Extracts from the Report of the 1876-1878 Royal Commission on Copyright

OCTOBER 4, 2006

1876-1878 Commision on Copyright. Metadata: http://www.bopcris.ac.uk/bop1833/ref2103.html

My copy came from Cambridge University Library.

Main Report

General Remarks:

  • Contains summary in appendix of the law up to that point in a form of a digest
  • NO discussion of principles at all and very little hard evidence

Their comments on existing law (vii, para 7-9):

The first observation which a study of the existing law suggests is that its form, as distinguished from its substance, seems to us bad. The law is wholly destitute of any sort of arrangement, incomplete, often obscure, and even when it is intelligible upon long study, it is in many parts so ill-expressed that no one who does not give it such study to it can expect to understand it.

The common law principles which lie at the root of the law have nevere been settleed. The well-known cases of Millar v. Taylor, Donaldson v. Becket, and Jeffries v. Boosey, ended in a difference of opinion amongst many of the most eminent judges who have ever sat upon the Bench.

The fourteen Acts of Parliament which deal with the subject were passed at different times between 1735 and 1875. They are drawn in different styles, and some are dwan so as to be hardly intelligible. Obscurity of style, however, is only one of the defects of these Acts. Their arrangement is often worse than their style. Of this the Copyright Act of 1842 is a conspicuous instance.

The need for copyright protection (viii-ix): Taking the law as it stands, we entertain no doubt that the interest of authors and of the public alike requires that some specific protection should be afforded by legislation to owners of copyright; and we have at the the conclusion that copyright should continue to be treated as a proprietary right, and that it is not expedient to substitute a right to a royalty defined by statute, or any other right of similar kind.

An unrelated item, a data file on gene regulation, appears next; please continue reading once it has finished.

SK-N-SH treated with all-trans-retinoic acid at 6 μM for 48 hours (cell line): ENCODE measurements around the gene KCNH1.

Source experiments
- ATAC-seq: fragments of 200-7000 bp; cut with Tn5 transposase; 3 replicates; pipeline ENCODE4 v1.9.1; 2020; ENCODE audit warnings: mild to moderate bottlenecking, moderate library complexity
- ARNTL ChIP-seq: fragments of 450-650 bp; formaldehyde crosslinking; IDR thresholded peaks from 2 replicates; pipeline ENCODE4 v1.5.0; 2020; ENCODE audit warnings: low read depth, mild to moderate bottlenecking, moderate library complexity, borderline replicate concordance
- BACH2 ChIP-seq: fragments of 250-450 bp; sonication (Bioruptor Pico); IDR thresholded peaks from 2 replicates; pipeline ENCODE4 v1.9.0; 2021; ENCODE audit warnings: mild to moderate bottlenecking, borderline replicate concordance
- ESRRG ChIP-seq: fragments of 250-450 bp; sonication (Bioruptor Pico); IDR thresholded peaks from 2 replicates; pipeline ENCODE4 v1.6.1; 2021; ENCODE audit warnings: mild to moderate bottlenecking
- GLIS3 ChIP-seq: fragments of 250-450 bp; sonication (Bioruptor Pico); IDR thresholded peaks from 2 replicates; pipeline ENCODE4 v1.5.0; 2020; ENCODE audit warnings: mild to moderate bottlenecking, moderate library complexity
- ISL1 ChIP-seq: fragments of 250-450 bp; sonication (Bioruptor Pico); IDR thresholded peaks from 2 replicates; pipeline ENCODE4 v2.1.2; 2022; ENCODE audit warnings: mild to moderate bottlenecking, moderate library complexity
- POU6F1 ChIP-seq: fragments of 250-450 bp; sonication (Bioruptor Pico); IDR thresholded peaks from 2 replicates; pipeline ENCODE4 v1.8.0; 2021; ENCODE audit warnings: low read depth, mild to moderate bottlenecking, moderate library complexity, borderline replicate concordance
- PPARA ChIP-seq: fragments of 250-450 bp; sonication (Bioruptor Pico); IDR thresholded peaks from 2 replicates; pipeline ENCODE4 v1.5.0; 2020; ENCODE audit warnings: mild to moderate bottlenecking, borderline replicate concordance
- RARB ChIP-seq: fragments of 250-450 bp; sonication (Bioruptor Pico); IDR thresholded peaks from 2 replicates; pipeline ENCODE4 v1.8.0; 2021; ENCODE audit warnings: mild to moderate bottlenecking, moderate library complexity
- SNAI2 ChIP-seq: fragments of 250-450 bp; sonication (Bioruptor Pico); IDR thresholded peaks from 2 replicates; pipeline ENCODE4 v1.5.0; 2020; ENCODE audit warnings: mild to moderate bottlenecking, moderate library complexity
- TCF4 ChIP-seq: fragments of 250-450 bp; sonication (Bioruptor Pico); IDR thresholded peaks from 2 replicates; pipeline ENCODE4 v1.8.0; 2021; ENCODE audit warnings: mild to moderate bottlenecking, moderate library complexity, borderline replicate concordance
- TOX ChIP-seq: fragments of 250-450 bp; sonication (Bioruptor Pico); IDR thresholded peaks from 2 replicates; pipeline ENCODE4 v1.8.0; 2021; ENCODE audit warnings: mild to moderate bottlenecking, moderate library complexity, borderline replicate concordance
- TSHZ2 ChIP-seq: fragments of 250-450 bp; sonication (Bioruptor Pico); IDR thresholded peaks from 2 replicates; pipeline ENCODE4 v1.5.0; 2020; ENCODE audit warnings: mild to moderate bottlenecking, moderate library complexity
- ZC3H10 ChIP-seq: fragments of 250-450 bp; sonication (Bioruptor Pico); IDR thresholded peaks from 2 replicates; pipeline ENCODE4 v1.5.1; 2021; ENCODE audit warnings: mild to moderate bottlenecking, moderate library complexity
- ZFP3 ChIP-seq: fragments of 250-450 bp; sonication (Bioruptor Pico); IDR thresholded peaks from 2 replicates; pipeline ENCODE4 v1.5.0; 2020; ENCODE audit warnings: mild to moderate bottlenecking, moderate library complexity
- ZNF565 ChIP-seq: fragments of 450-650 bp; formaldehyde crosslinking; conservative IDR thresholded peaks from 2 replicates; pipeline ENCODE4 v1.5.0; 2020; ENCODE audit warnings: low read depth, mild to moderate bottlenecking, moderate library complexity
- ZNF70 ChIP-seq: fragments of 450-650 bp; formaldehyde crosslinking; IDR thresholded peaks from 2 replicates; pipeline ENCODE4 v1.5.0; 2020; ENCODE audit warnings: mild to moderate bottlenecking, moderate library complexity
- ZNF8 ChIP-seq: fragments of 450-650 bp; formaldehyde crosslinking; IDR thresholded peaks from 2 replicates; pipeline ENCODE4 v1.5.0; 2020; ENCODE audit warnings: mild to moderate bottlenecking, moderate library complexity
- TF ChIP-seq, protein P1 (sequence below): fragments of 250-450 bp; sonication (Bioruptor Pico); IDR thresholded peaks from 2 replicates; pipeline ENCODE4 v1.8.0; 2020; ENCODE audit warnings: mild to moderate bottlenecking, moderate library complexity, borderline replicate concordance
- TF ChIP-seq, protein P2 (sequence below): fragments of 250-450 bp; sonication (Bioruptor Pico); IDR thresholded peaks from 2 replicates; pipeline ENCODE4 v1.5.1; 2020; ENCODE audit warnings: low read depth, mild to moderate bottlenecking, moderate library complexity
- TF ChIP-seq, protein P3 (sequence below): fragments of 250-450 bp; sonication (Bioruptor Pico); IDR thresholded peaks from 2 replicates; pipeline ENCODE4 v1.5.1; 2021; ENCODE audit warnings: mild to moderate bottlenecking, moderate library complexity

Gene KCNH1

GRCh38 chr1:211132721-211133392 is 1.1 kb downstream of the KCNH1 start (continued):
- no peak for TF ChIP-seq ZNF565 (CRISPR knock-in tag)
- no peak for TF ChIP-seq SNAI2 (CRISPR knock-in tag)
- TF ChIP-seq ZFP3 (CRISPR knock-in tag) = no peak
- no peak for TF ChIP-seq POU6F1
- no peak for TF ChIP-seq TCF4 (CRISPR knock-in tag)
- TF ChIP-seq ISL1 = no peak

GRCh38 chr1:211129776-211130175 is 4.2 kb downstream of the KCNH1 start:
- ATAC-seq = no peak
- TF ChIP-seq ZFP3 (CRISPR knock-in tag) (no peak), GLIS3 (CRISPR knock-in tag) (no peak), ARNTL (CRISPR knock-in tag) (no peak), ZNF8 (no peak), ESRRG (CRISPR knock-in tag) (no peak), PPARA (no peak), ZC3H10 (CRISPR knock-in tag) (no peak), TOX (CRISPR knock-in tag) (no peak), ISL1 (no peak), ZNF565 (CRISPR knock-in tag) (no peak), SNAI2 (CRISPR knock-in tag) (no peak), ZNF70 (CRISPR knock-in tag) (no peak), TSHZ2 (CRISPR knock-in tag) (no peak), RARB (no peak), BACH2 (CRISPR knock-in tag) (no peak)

p. ix: dismiss royalty system - though not for great reason and without any evaluation of its costs and benefits - on the classic grounds that no-one else is doing it.

p.x-xii: should extend and harmonize terms to life + 30 years. Note that most other countries have longer terms (except US and Canada)

should introduce compulsory registration and modernize the registration system.

p. xxxvi ff.: ‘The American Question’

  • Interesting discussion of the US situation.
  • However there is a rather serious lack of HARD evidence
  • advocate strongly a copyright treaty with the US and state that British authors are being damaged by not having protection

Separate (Dissenting) Report by Sir Louis Mallet:

  • excellent, need i say more than the person has some acquaintance with economic reasoning and actually applies himself to the principles. It is amazing - it’s all there, all the arguments of a century later.
  • every para is worth quoting but i shall confine myself
  • [xlvi]: I do not consider that a copyright law, or, in other words, a law which enables a copyright owner to prevent other persons from copying published works, rest upon the same rounds of public expediency as those which justify the recognition by law of proprietary rights generally. Nor does it appear that in modern times it has been ever so regarded by the legislation of the countries where it exists.
  • [xlix para 15]: From this point of view the question becomes a purely practical one, viz., whether any special interference by law is required to ensure for a community the best possible literature at the cheapest possible price.
  • [l para 32]: A monopoly should never be created with the view of remunerating a person or class, if that object can be effected without it; the profits of authorship are one thing, and the profits of publication another; and even if some form of monopoly is necessary to protect the first, it is equally desirable, in the interest of the author and that of the public, that the profits of publication, which are purely of a commercial character, should be regulated and controlled by the ordinary laws of trade.
  • [li para 35]: In the two great markets for English literature, the United Kingdom and the United States of America, the existing system has been described as one of monopoly tempered by piracy.